Name: Jairo Labourt
Next up on our 2014 Top 30 Prospects is a player who the Toronto Blue Jays signed as an International free agent in 2011. LHP Jairo Labourt had an excellent season in 2013 and is quickly moving up Blue Jays prospects rankings everywhere. I’ll be the first to admit that we may have under-ranked this young pitcher at number 21 on our annual list.
Position: Left-handed Pitcher
Date of Birth: 3/7/1994 (19)
Acquired: Signed as a non-drafted International free agent in January 2011 ($350,000 USD)
Birthplace: Azua, Dominican Republic
Height/Weight: 6’4″/204 lbs
Awards and Accomplishments:
- 2013 Appalachian League All-Star
- Ranked 12th Best Prospect in 2013 Appalachian League by Baseball America
- Named to Baseball America’s 2013 Appalachian League Minor League All-Star Team
- Ranked Blue Jays #15 Top Player 25 and under by Baseball America
- Ranked Blue Jays #10 Prospect by Baseball Prospectus
Stats and Analysis:
Labourt was signed as a 16-year-old out of the Dominican Republic in 2011. After a strong showing in the DSL that same year, he struggled with control in the Gulf Coast League during 2012 and allowed 5.4 BB/9 and 1.605 WHIP.
He moved up to the Advanced Rookie Appalachian League in 2013 and made two significant improvements pitching for Bluefield. The first was that he cleaned up the control – his walk rate was cut by more than half and he allowed only 2.4 BB/9 (6.6% of batters faced) in 2013. The second was his evolution into a ground ball pitcher. After he posted a 38% ground ball rate and 0.70 GO/AO (ground out to air out) ratio in 2012, his improved control presumably helped lead to a much improved ground ball rate of 58% and GO/AO of 1.68, which are both very impressive marks. The strong ground ball rate is extremely promising as it’s indicative that he’s keeping the ball down in the zone and not simply overpowering inexperienced hitters with high fastballs
He was named as an Appy League All-Star and opponents batted only .204/.268/.298 against him for the season. That line was partially aided by his .247 BABIP but the low batting average on balls in play also could speak to the weak contact he was generating. He was solid out of the stretch and had a 77.2% strand rate, which combined with his 1.026 WHIP helped contribute to an impressive 1.92 ERA.
He finished the season pitching in Game 1 of the Northwest League Final for the Vancouver Canadians. He took the loss but in 5.2 IP struck out a ridiculous 10 batters and allowed no walks to go along with four hits and three earned runs.
I searched high and low for video footage of Labourt but I was rather surprisingly unable to find anything online. Jared Macdonald at Jays Prospects watched one of Jairo’s starts this year in Bluefield and says “he has an easy, effortless delivery with a slow leg kick, clean arm action, and a balanced finish”. He’s known to throw out of a 3/4 arm slot but Jared also makes mention that his fastball is more of an overhead action and his slider is more 3/4 and different arm slots tip whether he’s throwing hard or off-speed.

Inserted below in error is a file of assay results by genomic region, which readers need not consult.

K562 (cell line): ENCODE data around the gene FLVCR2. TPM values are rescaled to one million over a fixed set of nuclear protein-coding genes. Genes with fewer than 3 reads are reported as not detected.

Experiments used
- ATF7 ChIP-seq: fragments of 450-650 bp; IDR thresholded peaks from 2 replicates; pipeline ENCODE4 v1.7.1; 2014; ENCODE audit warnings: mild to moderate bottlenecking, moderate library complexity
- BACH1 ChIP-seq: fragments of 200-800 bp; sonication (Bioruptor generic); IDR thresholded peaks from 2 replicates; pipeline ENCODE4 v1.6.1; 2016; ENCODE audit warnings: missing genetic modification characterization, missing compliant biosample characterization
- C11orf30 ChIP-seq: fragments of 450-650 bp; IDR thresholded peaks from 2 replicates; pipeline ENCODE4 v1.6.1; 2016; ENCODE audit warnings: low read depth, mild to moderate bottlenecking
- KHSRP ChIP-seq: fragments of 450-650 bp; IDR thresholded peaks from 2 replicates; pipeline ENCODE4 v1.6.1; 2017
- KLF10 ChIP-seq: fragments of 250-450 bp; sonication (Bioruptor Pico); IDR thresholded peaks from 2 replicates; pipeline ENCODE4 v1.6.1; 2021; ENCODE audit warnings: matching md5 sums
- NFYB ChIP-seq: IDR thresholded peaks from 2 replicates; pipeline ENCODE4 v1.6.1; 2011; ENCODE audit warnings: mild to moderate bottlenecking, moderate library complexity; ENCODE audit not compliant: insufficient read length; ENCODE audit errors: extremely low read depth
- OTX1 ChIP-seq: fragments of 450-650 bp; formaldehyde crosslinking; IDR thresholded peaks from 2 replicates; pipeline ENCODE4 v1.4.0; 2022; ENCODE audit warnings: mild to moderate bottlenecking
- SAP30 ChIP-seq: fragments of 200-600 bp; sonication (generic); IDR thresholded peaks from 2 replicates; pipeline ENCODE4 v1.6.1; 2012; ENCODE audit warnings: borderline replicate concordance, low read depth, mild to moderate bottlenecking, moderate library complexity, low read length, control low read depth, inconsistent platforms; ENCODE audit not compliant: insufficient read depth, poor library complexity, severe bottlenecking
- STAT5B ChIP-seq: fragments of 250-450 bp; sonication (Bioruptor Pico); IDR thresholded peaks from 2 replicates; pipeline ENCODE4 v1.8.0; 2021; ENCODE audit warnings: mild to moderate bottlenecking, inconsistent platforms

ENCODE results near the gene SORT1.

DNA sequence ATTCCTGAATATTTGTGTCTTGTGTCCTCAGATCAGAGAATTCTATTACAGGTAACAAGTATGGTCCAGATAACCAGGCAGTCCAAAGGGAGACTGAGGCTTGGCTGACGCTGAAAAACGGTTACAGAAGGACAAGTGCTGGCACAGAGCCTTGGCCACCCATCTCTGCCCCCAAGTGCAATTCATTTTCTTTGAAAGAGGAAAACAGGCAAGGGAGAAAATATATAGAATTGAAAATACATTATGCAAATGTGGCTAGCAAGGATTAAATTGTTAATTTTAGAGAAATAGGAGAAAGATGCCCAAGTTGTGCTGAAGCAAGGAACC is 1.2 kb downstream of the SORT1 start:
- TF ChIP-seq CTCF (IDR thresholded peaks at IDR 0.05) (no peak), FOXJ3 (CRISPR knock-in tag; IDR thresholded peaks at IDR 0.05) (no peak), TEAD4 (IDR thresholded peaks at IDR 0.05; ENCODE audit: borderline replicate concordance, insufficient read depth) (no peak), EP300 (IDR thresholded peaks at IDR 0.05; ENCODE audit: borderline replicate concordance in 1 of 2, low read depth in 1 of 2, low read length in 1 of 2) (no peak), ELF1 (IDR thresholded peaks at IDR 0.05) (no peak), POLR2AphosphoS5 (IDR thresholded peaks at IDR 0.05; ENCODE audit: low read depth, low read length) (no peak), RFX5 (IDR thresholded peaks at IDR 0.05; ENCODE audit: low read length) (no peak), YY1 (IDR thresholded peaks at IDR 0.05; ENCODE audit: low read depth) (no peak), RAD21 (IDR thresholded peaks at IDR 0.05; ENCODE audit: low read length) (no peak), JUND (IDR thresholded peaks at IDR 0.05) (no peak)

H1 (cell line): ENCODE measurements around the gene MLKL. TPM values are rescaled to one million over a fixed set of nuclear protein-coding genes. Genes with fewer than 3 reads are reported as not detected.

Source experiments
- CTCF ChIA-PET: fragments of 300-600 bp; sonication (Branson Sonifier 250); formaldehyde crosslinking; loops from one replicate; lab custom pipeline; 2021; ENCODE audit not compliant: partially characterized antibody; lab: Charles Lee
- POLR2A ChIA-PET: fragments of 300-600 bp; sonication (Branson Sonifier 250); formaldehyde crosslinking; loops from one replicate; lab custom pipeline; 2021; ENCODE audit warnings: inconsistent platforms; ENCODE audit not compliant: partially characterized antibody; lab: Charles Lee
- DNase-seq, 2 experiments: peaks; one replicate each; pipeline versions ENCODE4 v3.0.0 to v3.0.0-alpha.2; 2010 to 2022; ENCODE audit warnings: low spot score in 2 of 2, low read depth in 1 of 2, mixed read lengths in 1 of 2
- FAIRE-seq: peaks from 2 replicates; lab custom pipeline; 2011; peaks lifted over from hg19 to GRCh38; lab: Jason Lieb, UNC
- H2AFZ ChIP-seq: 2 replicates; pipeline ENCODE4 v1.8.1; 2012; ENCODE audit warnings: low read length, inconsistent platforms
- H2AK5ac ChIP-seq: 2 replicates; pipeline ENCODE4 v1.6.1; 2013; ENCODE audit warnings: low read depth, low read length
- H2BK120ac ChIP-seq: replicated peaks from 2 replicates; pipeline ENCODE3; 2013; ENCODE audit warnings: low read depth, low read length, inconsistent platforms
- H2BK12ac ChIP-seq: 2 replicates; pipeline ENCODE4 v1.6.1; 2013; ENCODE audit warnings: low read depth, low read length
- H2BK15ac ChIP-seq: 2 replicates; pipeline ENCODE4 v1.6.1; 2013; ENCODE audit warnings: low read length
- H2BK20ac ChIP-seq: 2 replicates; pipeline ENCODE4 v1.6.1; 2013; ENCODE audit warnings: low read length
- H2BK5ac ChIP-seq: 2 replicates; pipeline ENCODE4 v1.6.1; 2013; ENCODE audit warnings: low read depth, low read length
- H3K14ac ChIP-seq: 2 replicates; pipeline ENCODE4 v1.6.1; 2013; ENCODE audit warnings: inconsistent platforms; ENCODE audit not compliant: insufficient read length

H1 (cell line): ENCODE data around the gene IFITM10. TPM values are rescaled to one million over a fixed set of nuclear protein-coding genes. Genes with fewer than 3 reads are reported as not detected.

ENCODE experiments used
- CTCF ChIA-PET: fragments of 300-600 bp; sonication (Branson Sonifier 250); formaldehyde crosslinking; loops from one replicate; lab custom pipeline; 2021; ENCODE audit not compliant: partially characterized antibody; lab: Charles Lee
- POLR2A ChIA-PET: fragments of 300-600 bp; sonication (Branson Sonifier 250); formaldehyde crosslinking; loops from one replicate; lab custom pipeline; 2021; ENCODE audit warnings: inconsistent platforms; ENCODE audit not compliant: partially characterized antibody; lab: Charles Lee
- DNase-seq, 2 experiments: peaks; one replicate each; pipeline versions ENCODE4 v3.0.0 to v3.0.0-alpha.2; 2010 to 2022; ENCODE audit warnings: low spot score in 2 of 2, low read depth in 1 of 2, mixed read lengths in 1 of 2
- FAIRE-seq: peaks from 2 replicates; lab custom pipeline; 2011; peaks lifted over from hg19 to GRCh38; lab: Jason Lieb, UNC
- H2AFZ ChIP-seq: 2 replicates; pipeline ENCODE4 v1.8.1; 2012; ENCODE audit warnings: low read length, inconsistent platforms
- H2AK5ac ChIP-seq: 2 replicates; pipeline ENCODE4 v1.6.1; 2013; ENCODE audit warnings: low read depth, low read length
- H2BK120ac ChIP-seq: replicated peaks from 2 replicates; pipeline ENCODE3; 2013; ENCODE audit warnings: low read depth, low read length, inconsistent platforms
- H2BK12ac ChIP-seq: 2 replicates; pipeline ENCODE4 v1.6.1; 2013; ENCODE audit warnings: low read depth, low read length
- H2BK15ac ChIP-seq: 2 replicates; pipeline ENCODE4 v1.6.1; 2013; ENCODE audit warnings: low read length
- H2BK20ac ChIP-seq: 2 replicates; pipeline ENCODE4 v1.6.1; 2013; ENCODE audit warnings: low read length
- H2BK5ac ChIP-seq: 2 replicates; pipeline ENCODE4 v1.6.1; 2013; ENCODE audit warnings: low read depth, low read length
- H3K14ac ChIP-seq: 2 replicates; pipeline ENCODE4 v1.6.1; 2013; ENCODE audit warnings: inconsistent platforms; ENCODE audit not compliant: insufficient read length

Pitch Arsenal Breakdown
Labourt’s fastball works in the 89-93 MPH range and will touch 94. His long frame does mean he could theoretically add another tick or two to his velocity but Jared mentions that it hasn’t picked up much since he signed so could be close to maxed out. Even if that’s the case, he still throws relatively hard for a lefty.
He throws a three pitch mix but the majority of the time he complements his fastball with a late breaking slider. He throws it around 83-86 MPH with good tilt – Jared says it has a tendency to dive into the dirt as it reaches the plate. Jason Parks at Baseball Prospectus said his slider has “wipeout potential”.
Labourt also throws a changeup but from the reports I’ve read he doesn’t use it very often. Jared said he threw it in warm-ups around 77-79 MPH but only used it once or twice in the six innings he watched him pitch. Parks calls it an “underdeveloped” pitch but he appears to be working on the pitch, which would give him a nice three pitch combination if they all develop.
Risk, Outlook and ETA
Labourt took big strides in 2013 and should get his first taste of full-season ball this year with the Single-A Lansing Lugnuts. He’s developing a reputation as a workhorse his big body is expected to be able to handle the durability requirement of being a starting pitcher. His secondary pitches are still a work in progress, especially his changeup, and to realize his ceiling as a mid-level starter he’ll likely need a bit more velocity on his fastball.
The Midwest League should be a good test as he’s yet to face anything other than rookie league hitters to date. Parks says that he’s “more control than command”, which basically means that he can hit the strike zone and limit walks but doesn’t exactly paint the corners. Cooley Law School Stadium is a bit of a bandbox so he’ll be looking to duplicate his high strikeout/ground ball rate success going forward.
As a young pitcher with a short-season resume there’s still a relatively high risk attached to Labourt. He could breakthrough with the Blue Jays in late 2017 or 2018 but will need to continue to develop his secondary offerings, especially his changeup, to become a starting pitcher at the Major League level.